We’ve done it, we’ve reached cycle touring heaven….pheeeow! The Turkish coastline is stunning with lush and craggy valleys, white sandy beaches and that clear turquoise mediterranean that Keara has been dreaming about for weeks. The luxuries that we take forgranted at home are now commonplace. We’re never too far from a gas station with Magnums, drinkable water and clean western toilets (sometimes they even have toilet paper). Wireless internet cafe’s, supermarkets with fresh fruit and vegetables, ATM’s and of course booooze! It’s been quite a while since we’ve been able to enjoy a glass of wine after a days cycle and we are more than making up for it!
In Alana we took a quick bus detour inland to Goreme, Cappadocia, home of the strangest landscape full of “fairy chimneys,” volcanic rock minarets carved out over time from the surrounding sedimentary rock. You might recognise it from the set of Star Wars. Turkish Christians carved many cave churches to worship in until they became a recognised religion in Turkey, unfortunately most of the christian murals have now been defaced. Many other rock chimneys were carved out to house locals and tourists. We had an enjoyable day off the bikes exploring the many caves dotted around the area and then spent the evening at a Turkish Hamam. Hamam’s are traditional bathing houses that include a sauna, full body massage by a hairy sweaty Turk and a cold plunge pool at the end……ahhhhhhhh!
A fast new road runs along the Southern Turkish coastline,everyday we went for glorious lunchtime swims and most nights we camped on the beach … we even got to erect our tent in some Roman ruins. That night we were extremely glad of the extra protection, as at 3am, an incredible lightening storm lit up the sky and threw marble sized hailstones down to earth, very confusing to wake up to!
Around Antalya, we hit our 6000 km mark and it was also Keara’s birthday, so we checked into a 5 star all inclusive hotel in Goynuk, where we ate like kings and hung out by the pool doing absolutely nothing. We were expecting the resort to be full of fat drunken tourists but were pleasantly surprised to see the resort full of athletes competing in the International Blind Games. A cheerful bunch who led themselves around the hotel, hand in hand, relying on each others instincts and remaining vision to make it to the buffet and back without injury. A funny sight considering the thousands of athletes walking around…….the bar was even more hilarious!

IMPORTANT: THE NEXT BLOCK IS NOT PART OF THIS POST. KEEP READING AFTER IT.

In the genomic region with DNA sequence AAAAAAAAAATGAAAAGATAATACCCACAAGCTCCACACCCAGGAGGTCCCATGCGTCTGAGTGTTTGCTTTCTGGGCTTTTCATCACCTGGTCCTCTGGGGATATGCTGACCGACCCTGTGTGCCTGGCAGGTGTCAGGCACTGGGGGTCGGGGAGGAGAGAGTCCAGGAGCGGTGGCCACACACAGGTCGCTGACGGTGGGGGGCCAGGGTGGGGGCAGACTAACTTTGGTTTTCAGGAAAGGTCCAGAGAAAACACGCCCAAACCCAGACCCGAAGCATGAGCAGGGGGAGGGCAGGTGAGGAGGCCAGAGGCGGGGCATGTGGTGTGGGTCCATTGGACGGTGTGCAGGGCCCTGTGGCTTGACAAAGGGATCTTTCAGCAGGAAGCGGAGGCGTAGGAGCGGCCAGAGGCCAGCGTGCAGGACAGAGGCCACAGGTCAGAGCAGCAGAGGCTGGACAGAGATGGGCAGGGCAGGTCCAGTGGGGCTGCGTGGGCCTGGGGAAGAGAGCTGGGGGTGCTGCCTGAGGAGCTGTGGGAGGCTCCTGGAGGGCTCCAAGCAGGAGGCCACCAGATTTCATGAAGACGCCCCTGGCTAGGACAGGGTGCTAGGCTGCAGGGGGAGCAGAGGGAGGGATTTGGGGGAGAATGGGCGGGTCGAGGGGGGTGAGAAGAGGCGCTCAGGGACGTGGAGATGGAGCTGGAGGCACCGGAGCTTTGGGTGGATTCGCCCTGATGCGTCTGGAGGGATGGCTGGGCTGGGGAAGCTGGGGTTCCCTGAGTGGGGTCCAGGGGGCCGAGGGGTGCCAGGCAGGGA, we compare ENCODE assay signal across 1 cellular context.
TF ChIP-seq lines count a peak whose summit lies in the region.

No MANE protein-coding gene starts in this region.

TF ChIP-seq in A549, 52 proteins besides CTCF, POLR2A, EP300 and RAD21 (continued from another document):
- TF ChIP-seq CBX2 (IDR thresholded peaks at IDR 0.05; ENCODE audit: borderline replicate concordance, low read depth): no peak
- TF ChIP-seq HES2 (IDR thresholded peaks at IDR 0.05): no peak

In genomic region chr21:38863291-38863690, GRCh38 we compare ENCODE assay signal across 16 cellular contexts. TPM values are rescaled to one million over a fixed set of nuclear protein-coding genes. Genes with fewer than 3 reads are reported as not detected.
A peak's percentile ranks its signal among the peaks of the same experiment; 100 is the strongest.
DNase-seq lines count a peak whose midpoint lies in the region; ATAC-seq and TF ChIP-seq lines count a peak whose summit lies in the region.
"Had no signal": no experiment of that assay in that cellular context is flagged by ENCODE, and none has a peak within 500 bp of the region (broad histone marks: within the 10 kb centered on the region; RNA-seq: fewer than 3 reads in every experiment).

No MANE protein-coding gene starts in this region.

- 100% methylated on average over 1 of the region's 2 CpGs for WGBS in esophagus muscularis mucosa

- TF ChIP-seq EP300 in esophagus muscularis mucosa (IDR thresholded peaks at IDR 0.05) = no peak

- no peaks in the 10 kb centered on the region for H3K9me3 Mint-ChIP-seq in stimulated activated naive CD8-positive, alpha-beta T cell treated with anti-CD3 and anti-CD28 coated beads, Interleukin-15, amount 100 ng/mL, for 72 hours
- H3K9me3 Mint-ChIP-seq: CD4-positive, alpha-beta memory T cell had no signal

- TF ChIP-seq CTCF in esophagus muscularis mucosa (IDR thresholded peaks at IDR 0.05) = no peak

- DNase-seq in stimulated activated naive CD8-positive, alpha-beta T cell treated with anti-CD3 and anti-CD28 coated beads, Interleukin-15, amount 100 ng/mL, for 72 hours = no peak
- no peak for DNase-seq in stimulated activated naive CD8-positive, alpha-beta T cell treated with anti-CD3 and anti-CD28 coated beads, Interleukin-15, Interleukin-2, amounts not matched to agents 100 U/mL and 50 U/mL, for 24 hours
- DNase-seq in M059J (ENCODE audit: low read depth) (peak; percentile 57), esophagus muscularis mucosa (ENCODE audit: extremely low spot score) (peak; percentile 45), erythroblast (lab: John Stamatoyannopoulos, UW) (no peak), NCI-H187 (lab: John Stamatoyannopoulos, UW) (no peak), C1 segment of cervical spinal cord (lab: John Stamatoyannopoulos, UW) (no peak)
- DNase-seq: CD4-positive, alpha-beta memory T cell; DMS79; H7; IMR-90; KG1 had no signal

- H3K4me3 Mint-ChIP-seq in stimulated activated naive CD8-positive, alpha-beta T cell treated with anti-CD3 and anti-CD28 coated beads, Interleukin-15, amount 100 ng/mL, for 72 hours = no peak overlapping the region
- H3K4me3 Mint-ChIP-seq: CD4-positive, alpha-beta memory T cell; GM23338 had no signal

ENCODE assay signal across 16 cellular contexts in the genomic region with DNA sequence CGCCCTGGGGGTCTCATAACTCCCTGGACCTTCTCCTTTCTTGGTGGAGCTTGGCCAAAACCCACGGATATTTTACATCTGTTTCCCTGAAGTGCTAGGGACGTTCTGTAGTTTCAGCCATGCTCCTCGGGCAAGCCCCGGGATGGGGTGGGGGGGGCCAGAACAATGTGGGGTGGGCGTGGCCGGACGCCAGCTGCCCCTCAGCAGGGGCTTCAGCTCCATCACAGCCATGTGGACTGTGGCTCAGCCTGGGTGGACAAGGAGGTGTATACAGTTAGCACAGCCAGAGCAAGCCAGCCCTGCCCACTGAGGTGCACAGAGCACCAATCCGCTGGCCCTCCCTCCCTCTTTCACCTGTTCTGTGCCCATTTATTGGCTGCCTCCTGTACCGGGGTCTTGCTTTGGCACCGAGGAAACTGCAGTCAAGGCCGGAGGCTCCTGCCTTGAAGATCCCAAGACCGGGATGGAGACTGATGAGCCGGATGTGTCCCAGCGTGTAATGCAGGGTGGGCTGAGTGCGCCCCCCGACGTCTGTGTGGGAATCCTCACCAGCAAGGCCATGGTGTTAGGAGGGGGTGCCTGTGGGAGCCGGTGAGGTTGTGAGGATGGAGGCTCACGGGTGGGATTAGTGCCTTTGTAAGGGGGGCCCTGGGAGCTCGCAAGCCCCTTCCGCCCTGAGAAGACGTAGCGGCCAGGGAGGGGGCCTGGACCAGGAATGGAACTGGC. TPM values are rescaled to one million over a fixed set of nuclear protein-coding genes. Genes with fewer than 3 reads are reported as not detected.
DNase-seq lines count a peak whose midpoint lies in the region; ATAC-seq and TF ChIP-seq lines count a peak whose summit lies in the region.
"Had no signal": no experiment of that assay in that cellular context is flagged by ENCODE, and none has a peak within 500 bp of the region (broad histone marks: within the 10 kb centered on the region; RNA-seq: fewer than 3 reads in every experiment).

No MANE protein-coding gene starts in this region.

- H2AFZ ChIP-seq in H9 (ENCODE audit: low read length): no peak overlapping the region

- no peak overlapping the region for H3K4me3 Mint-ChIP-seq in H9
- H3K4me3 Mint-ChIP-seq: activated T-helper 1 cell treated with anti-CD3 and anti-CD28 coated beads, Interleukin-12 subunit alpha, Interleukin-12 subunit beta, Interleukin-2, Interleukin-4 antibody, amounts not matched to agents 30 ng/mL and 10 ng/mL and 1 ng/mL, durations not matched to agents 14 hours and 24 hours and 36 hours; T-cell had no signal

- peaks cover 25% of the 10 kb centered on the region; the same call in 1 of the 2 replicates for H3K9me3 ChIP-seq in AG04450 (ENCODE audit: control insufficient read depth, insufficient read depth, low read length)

I met up with my friend Isabelle, physio for Canada’s goalball team and enjoyed a day with the team learning more about the game. Goalball is kinda like dodgeball and soccer with blindfolds on! These guys are incredible athletes relying purely on an acute sense of hearing and cat like agility. Check it out at http://www.canadianb1lindsports.ca/eng/goalball/index.htm
Canada kicked ass and qualified for the London 2012 paraolympics.
Keara’s birthday was a blast and included an amazing massage from isabelle (ok I got one too, she missed my bday last year) and a surprise Team Canada mob singing happy birthday to Keara !
It was tough to get back on the bikes after 2 indulgent days but we were quickly rewarded by a stop into Olympos, a beautiful beach surrounded by Roman ruins and some great bouldering spots.After an arduous 30 km uphill we passed through the beautiful town of Kas then biked on to Fethiye to take the ferry to Athens, Greece. In Athens, Keara and I will be going our separate ways for two weeks……..dont worry this is all preplanned, no sibling tension involved here! Keara is heading up to Albania to catch up with some friends who are flying out with their bicycles, I’ll be biking up the West coast of Greece to meet her at the end of the month.